Fast Takes: Waukesha, Courtrooms, and Twitter
What a terrible tragedy in Waukesha, Wisconsin. I reached out to my friend there, Jim Gorman, a retired pastor in Waukesha whose former church is on the route of the holiday parade that was turned into a site of chaos, mayhem and death.
Jim had this to say. “The only thing to be ‘thankful’ for, if we can say that, is that the ‘person of interest’ is a an ill man in trouble with the law not a terrorist, a white racist or someone seeking revenge for the Rittenhouse verdict. Just a run-of-the-mill ill man.” Such strange times that we can be thankful for that, but we are.
We must pray for that entire community, those who have lost loved ones, and especially for the 18 hospitalized children, 10 in ICU in “critical” condition.
We’re all watching courtrooms these days, it seems. Now, Georgia and the closing arguments in the Ahmaud Arbery murder trial. I agree with law professor at the University of San Francisco, Lara Bazelon, writing at Substack that this is the trial that progressives should be focusing on. Here’s Bazelon:
“Progressive America has been obsessing over the wrong case. For weeks, activists and commentators have been laser focused on the trial of Kyle Rittenhouse in Kenosha, insisting that it illustrated systemic racism when all the players were white and the verdict turned on the application of Wisconsin’s permissive self-defense law. In doing so, the public has largely ignored a gut-wrenching trial about this exact malady.”
Racism, both individual and systemic, seems much more squarely at the heart of it in the Ahmaud Arbery case. I could handle the Rittenhouse verdict, given Wisconsin law. But the Georgia case demands a guilty verdict. What the two have in common, however, is vigilanteism by armed civilians.
About vigilantes and the Arbery case, Bazelon says this,
“Whether you believe the defendants in this case are racist or not, it is undisputed that they felt empowered to act under Georgia’s citizen’s arrest statute, enacted in 1863. That law—which was rightly repealed by Georgia’s Republican governor in the wake of Arbery’s death—permitted civilians to detain anyone if they had ‘immediate knowledge’ that the person committed a crime or ‘reasonable and probable grounds of suspicion’ to believe he was a fleeing felon.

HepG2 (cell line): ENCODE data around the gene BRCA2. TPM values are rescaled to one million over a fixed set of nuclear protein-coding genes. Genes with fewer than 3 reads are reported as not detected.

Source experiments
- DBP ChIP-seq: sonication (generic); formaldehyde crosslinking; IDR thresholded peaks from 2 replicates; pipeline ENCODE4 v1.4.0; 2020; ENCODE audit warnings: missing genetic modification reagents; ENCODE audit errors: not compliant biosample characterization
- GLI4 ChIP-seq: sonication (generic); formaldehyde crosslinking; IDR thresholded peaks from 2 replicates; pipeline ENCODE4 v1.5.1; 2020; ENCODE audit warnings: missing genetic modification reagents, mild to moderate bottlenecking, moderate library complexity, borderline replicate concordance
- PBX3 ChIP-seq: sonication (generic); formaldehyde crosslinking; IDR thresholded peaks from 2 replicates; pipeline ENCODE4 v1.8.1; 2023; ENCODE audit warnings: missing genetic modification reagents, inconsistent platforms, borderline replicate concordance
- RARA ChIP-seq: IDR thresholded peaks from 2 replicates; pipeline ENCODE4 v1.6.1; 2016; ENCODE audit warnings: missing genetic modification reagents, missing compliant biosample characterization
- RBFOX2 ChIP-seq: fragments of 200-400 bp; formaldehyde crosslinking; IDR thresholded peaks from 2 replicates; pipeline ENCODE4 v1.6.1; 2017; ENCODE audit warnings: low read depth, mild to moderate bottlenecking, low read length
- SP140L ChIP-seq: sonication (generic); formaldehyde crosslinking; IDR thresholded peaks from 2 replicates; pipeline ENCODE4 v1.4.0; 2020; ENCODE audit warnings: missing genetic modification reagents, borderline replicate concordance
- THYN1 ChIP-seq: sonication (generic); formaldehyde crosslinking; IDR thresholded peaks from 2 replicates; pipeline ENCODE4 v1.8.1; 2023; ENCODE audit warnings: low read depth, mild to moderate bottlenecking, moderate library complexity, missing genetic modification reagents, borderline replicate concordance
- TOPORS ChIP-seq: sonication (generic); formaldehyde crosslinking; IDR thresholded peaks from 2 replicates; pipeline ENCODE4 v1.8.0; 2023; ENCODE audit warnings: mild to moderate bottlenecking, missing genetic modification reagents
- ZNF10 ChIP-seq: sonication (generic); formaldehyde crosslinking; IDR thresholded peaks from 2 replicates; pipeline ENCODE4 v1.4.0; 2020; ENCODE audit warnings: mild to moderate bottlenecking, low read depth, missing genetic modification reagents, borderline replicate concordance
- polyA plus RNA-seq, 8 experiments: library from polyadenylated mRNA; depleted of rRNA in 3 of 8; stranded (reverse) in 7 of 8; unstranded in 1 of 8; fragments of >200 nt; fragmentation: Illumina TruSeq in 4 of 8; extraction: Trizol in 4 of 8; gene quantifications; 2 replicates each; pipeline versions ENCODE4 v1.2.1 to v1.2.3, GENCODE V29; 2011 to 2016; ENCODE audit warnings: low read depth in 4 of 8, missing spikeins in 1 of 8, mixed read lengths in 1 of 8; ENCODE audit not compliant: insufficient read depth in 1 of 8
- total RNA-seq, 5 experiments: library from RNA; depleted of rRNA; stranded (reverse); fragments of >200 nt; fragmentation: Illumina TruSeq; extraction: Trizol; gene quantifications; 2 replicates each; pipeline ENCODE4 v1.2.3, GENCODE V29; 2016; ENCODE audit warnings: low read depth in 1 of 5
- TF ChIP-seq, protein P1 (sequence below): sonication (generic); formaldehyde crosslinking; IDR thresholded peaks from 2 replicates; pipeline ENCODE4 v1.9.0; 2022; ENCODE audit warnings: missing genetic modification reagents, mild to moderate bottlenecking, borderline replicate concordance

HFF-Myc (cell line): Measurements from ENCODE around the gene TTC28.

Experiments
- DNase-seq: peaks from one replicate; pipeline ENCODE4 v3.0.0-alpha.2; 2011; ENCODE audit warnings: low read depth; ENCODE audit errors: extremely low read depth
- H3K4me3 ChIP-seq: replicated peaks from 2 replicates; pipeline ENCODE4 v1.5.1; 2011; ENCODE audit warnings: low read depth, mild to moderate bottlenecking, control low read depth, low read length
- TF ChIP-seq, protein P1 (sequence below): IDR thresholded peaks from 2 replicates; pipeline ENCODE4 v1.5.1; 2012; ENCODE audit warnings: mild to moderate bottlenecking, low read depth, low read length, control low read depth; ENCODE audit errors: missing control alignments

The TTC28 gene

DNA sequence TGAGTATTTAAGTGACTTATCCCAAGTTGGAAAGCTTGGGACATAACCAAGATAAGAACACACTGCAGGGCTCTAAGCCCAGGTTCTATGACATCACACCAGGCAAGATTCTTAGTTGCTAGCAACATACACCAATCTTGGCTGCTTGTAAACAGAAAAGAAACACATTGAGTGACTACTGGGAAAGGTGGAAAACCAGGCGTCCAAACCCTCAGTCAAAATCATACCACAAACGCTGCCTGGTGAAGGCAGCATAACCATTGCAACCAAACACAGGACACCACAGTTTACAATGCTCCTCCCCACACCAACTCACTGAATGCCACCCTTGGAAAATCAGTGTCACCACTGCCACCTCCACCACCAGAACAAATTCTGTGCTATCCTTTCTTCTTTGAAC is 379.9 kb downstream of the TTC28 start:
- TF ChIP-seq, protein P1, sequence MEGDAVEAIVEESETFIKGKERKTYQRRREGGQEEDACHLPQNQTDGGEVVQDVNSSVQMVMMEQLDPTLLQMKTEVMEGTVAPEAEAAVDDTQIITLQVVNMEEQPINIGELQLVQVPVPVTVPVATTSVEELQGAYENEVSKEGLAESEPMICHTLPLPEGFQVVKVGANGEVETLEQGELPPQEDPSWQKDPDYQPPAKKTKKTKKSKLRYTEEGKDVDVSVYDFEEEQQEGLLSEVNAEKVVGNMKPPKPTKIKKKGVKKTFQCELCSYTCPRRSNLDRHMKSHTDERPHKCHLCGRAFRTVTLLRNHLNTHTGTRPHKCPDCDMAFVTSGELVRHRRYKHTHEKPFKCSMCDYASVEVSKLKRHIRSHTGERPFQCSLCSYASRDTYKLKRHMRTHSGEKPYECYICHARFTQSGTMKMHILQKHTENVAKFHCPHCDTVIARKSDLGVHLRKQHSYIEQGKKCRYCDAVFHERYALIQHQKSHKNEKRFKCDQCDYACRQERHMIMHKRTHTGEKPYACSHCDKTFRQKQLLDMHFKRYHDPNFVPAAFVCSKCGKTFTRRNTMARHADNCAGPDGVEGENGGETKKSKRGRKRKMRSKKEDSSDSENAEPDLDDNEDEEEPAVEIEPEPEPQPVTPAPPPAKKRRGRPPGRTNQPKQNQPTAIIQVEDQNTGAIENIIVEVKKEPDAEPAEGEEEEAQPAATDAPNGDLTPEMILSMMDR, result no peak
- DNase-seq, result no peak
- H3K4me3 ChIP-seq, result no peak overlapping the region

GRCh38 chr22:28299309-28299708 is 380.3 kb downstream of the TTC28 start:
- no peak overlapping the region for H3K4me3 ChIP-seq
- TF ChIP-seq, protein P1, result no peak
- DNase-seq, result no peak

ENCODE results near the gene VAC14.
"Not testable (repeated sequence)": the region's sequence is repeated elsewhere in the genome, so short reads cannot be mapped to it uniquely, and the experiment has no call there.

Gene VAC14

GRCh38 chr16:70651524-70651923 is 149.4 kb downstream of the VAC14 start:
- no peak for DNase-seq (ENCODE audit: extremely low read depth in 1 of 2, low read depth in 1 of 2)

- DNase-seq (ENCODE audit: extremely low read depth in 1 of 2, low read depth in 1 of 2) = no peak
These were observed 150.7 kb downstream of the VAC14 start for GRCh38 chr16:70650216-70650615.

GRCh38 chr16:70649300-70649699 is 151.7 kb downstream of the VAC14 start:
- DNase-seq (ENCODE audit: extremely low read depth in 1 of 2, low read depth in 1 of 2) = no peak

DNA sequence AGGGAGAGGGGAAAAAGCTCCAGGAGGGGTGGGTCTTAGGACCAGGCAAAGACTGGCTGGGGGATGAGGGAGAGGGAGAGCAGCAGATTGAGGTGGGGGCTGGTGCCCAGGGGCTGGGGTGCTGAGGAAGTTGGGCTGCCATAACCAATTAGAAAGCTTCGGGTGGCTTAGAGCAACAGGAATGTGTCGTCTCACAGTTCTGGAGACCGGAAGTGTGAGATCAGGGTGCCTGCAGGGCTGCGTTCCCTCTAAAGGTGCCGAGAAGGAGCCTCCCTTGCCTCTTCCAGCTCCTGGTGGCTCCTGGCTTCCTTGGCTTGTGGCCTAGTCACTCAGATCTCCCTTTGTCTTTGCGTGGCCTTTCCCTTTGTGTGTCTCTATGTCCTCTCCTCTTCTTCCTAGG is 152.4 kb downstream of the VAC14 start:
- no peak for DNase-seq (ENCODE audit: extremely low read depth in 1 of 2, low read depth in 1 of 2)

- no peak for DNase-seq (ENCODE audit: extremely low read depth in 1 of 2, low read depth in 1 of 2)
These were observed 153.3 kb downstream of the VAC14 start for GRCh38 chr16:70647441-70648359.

“It is this law that stands between the defendants and guilty verdicts for conduct that would otherwise be indefensible vigilante violence. While race-neutral on its face, it is rooted in racism. As the Cornell historian Ed Baptist explained to me, ‘these laws going all the way back to the 1600s demonstrate a very long pattern of whites, particularly in the South, believing that they have the discretion to use deadly force against African Americans in situations that are outside their homes when they are not authorized in any professional way to do this.’”
The open carry gun laws in 43 states are nuts, imho. Should you wish to read the whole piece from Bazelon, which goes deep in the Arbery case, click here.
I liked this from Nadia Bolz-Weber yesterday re Twitter, which I’ve not ever joined.
“I took Twitter off my phone 6 months ago and It felt…like having a tumor removed…like, sure it hurt for a while but the pain was worth the increased life expectancy. For the last several years it has felt like being a progressive on social media is like playing a poorly designed video game in which you never actually engage the other team, you just earn ranking points by showing how the people on your own team are wrong. If you can call out the ideological impurity of another person’s tweet, you get to level up in the game and call it ‘activism’.”
She does have a way with words, doesn’t she?